If you are curious about how often you might expect such coincidences to occur, e-mail your numbers for N, k, and L to me and I’ll calculate the estimate for your case and send it to you.

Next time you get that “Ralph” call, rather than attributing it to ESP, you might tell Ralph: “Hey, I was just thinking about you, so you can consider yourself my coincidence of the month.”

*Featured image: Ancient Planet by PIRO4D. Public domain via **Pixabay**. *

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]]>The post Prime numbers and how to find them appeared first on OUPblog.

]]>A prime number is always bigger than 1 and can only be divided by itself and 1 – no other number will divide in to it. So the number 2 is the first prime number, then 3, 5, 7, and so on. Non-prime numbers are defined as composite numbers (they are composed of other smaller numbers).

Prime numbers are so tantalizing because they seem to be in never ending supply, and are distributed somewhat randomly throughout all the other numbers. Also, no-one has (yet) found a simple and quick way to find a specific (new) prime number.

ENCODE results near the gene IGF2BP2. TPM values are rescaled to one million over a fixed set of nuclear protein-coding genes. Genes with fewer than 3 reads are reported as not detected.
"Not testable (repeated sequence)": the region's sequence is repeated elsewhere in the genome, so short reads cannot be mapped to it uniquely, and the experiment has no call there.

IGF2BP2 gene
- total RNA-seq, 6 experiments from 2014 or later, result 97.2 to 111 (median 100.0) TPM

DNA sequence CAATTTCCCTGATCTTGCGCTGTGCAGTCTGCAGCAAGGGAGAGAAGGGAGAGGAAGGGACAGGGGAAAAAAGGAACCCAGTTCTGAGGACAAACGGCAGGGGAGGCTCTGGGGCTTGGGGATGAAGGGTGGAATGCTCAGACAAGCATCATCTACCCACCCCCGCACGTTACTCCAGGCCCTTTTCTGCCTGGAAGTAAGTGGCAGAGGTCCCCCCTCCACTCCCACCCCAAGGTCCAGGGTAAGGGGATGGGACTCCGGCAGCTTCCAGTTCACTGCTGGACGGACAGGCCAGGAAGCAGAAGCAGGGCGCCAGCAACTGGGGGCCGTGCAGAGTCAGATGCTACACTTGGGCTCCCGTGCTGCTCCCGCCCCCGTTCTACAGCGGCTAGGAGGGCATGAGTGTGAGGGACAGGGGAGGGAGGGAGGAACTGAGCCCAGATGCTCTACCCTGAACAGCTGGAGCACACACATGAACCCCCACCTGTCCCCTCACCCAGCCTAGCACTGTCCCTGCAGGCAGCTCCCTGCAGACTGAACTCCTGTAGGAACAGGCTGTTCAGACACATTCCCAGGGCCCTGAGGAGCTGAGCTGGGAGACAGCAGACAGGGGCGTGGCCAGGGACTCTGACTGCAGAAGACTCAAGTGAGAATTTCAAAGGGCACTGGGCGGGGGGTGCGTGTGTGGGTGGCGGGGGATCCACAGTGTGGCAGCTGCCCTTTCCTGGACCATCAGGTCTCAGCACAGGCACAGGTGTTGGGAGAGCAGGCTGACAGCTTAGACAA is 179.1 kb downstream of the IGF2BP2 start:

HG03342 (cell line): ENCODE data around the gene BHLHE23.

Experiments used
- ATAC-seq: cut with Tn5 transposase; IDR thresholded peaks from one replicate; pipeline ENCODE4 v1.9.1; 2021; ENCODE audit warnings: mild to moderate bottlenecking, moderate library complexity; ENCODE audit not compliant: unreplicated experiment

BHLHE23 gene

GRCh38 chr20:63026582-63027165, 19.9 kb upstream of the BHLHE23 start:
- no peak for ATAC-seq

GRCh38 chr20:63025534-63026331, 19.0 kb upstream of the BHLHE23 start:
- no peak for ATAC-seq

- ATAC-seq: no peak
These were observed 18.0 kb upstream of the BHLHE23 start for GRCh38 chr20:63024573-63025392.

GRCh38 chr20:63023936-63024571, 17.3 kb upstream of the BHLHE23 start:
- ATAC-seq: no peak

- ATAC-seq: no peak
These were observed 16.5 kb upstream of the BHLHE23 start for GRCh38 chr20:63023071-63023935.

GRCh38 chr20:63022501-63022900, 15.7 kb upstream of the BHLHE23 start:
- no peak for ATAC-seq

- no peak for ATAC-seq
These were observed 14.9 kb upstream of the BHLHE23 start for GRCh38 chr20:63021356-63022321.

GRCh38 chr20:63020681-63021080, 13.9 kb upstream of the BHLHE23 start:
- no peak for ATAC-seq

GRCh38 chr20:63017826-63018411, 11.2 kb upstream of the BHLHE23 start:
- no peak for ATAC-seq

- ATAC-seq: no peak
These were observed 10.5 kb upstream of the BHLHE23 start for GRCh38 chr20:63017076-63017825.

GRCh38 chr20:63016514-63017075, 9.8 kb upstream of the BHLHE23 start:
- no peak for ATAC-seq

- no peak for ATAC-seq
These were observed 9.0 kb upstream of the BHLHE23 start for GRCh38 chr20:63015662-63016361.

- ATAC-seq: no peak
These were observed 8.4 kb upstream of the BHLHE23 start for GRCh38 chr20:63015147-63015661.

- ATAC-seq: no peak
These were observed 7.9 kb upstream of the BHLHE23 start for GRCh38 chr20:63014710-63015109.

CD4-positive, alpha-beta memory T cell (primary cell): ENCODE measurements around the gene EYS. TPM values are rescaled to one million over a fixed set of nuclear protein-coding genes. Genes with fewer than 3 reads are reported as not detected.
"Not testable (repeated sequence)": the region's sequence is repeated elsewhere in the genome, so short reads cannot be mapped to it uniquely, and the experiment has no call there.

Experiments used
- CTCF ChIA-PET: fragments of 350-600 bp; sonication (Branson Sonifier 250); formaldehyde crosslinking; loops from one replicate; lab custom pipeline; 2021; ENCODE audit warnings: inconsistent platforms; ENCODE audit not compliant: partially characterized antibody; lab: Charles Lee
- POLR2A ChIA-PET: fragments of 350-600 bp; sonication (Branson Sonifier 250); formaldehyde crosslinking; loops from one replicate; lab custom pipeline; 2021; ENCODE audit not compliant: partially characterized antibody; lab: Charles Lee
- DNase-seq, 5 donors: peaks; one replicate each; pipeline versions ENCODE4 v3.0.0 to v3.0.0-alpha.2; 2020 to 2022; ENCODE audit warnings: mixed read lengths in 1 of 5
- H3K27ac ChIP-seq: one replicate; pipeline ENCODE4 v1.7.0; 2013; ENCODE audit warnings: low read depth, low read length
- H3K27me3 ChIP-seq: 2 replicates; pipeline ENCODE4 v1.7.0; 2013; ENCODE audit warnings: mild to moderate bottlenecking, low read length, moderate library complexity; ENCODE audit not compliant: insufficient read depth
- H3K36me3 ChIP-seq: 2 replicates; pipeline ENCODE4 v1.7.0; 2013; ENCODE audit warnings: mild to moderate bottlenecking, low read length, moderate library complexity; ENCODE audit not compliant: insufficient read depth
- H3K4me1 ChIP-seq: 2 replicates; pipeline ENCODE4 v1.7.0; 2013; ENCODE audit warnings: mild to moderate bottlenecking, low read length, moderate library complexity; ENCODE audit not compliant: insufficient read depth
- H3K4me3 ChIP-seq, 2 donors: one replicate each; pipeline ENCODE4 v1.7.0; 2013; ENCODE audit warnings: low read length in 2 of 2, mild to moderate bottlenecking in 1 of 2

Because of this, very large prime numbers are used every day when encrypting data to make the online world a safer place to communicate, move money, and control our households. But could we ever run out of prime numbers? How can we find new, incredibly large prime numbers? Below is a brief explanation about how we can do this:

This got us interested in learning more about primes, so we’ve collected together some facts about these elusive numbers:

- A simple way to find prime numbers is to write out a list of all numbers and then cross off the composite numbers as you find them – this is called the
*Sieve of Eratosthenes*. However, this can take a long time! - In 2002 a quicker way to test whether a number is prime was discovered – an algorithm called the ‘AKS primality test’, published by Manindra Agrawal, Neeraj Kayal, and Nitin Saxena.